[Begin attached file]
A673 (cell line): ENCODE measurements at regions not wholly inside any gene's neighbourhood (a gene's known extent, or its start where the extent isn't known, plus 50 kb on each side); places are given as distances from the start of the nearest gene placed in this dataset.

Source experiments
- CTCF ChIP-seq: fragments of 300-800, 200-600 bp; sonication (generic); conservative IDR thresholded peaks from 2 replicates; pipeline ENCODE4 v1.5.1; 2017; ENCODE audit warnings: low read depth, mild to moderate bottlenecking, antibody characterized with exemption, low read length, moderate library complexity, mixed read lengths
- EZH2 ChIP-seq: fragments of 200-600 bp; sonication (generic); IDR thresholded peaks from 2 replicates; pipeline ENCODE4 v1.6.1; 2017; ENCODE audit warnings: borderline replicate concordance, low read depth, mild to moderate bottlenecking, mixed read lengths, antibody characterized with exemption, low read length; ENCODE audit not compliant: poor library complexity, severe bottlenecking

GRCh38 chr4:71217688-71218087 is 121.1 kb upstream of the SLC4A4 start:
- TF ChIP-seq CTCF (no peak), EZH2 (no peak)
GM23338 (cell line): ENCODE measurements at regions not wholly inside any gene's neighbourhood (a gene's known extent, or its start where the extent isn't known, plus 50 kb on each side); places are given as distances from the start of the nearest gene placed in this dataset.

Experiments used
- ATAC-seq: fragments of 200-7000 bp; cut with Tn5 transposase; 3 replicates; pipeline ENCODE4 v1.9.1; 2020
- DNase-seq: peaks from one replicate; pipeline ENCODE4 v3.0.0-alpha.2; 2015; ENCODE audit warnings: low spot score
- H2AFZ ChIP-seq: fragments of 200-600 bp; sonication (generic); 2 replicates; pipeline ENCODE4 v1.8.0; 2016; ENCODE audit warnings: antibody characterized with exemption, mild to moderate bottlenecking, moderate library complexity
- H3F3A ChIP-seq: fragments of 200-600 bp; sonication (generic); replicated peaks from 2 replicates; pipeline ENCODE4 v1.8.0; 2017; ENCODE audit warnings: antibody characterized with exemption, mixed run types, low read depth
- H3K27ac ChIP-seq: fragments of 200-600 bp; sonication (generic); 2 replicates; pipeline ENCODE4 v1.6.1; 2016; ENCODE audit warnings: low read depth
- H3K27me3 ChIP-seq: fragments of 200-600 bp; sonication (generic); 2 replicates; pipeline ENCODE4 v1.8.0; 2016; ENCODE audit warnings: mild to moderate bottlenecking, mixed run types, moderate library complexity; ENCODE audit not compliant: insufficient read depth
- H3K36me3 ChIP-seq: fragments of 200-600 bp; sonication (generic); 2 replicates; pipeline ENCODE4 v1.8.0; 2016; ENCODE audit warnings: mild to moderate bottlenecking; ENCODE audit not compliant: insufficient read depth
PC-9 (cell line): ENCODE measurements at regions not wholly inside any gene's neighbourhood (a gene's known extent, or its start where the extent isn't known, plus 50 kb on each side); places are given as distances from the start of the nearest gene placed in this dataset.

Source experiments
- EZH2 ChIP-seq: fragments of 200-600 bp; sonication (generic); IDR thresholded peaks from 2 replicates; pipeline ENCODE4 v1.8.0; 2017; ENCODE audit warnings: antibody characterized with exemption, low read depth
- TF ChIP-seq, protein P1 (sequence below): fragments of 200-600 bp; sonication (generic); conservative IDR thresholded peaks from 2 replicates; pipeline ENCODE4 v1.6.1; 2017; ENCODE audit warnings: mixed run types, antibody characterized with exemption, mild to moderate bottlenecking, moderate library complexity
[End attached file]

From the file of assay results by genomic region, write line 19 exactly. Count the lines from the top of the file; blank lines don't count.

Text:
- TF ChIP-seq, protein P1 (sequence below): fragments of 200-600 bp; sonication (generic); conservative IDR thresholded peaks from 2 replicates; pipeline ENCODE4 v1.6.1; 2017; ENCODE audit warnings: mixed run types, antibody characterized with exemption, mild to moderate bottlenecking, moderate library complexity